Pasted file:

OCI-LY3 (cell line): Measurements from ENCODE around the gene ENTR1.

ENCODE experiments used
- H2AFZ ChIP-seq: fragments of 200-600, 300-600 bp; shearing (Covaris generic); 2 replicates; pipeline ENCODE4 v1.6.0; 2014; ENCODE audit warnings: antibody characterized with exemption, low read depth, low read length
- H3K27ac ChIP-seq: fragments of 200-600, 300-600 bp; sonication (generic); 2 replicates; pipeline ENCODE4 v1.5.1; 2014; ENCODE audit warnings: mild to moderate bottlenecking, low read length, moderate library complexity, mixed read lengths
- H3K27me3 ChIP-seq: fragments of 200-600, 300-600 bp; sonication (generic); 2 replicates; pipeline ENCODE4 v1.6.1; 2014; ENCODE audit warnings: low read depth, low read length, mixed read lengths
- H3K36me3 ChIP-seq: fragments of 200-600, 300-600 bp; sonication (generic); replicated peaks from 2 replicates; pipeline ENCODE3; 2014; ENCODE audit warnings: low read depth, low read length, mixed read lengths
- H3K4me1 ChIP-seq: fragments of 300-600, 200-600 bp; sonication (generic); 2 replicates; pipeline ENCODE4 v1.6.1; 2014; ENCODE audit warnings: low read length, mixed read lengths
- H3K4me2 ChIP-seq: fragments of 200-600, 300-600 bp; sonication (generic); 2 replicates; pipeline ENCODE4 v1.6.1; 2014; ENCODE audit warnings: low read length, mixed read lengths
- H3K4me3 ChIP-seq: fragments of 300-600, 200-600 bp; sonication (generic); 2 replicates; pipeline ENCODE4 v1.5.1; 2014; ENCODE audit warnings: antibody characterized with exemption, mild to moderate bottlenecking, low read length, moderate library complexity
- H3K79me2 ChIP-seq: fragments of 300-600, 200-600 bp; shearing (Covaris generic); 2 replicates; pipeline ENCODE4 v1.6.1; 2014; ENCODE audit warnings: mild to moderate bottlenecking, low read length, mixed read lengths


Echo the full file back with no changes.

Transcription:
OCI-LY3 (cell line): Measurements from ENCODE around the gene ENTR1.

ENCODE experiments used
- H2AFZ ChIP-seq: fragments of 200-600, 300-600 bp; shearing (Covaris generic); 2 replicates; pipeline ENCODE4 v1.6.0; 2014; ENCODE audit warnings: antibody characterized with exemption, low read depth, low read length
- H3K27ac ChIP-seq: fragments of 200-600, 300-600 bp; sonication (generic); 2 replicates; pipeline ENCODE4 v1.5.1; 2014; ENCODE audit warnings: mild to moderate bottlenecking, low read length, moderate library complexity, mixed read lengths
- H3K27me3 ChIP-seq: fragments of 200-600, 300-600 bp; sonication (generic); 2 replicates; pipeline ENCODE4 v1.6.1; 2014; ENCODE audit warnings: low read depth, low read length, mixed read lengths
- H3K36me3 ChIP-seq: fragments of 200-600, 300-600 bp; sonication (generic); replicated peaks from 2 replicates; pipeline ENCODE3; 2014; ENCODE audit warnings: low read depth, low read length, mixed read lengths
- H3K4me1 ChIP-seq: fragments of 300-600, 200-600 bp; sonication (generic); 2 replicates; pipeline ENCODE4 v1.6.1; 2014; ENCODE audit warnings: low read length, mixed read lengths
- H3K4me2 ChIP-seq: fragments of 200-600, 300-600 bp; sonication (generic); 2 replicates; pipeline ENCODE4 v1.6.1; 2014; ENCODE audit warnings: low read length, mixed read lengths
- H3K4me3 ChIP-seq: fragments of 300-600, 200-600 bp; sonication (generic); 2 replicates; pipeline ENCODE4 v1.5.1; 2014; ENCODE audit warnings: antibody characterized with exemption, mild to moderate bottlenecking, low read length, moderate library complexity
- H3K79me2 ChIP-seq: fragments of 300-600, 200-600 bp; shearing (Covaris generic); 2 replicates; pipeline ENCODE4 v1.6.1; 2014; ENCODE audit warnings: mild to moderate bottlenecking, low read length, mixed read lengths